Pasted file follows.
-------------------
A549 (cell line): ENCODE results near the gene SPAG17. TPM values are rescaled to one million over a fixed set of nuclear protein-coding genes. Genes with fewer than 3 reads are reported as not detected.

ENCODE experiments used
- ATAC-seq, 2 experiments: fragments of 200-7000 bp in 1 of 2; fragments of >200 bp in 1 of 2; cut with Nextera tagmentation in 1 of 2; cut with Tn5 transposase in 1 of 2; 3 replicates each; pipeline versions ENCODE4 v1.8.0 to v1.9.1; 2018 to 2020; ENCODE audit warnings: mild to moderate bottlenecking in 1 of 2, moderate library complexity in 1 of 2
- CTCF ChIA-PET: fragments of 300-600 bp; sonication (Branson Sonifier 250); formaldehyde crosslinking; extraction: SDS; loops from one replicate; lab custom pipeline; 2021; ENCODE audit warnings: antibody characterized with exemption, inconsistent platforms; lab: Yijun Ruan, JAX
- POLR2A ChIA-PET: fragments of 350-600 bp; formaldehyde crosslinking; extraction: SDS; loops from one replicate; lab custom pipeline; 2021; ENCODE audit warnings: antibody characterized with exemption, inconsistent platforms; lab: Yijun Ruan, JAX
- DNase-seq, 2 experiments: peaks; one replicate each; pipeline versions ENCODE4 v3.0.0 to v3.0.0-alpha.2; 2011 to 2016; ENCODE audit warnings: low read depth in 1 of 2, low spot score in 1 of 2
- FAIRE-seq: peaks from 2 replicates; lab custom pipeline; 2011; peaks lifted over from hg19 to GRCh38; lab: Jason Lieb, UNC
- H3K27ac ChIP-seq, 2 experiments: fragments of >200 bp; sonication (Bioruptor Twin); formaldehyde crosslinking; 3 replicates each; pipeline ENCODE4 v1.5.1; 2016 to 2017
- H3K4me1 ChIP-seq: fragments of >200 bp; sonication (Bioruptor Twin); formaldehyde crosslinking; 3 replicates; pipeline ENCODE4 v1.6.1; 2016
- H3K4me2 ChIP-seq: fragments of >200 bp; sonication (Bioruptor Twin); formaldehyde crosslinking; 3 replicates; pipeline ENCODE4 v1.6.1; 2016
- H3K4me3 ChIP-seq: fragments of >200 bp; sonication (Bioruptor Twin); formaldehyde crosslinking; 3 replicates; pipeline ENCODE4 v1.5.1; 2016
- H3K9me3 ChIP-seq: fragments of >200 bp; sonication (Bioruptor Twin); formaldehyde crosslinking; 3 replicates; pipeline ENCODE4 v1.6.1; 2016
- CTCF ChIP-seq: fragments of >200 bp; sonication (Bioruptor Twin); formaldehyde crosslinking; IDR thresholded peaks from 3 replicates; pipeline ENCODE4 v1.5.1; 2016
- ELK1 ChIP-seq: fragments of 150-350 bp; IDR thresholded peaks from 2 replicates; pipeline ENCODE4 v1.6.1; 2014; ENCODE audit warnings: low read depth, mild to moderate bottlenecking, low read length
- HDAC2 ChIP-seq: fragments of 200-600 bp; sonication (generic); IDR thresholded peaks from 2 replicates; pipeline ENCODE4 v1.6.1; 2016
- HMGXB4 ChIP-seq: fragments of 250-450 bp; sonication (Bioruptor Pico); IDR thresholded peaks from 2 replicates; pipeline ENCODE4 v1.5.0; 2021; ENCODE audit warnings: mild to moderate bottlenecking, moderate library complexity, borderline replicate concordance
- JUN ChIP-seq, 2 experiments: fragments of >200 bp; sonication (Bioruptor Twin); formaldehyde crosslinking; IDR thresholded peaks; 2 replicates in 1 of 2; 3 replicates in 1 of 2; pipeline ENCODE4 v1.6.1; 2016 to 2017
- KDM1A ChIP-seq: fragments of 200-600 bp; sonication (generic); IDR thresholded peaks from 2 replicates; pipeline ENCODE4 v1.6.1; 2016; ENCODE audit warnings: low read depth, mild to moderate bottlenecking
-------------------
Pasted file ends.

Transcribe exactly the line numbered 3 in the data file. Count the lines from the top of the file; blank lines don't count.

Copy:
- ATAC-seq, 2 experiments: fragments of 200-7000 bp in 1 of 2; fragments of >200 bp in 1 of 2; cut with Nextera tagmentation in 1 of 2; cut with Tn5 transposase in 1 of 2; 3 replicates each; pipeline versions ENCODE4 v1.8.0 to v1.9.1; 2018 to 2020; ENCODE audit warnings: mild to moderate bottlenecking in 1 of 2, moderate library complexity in 1 of 2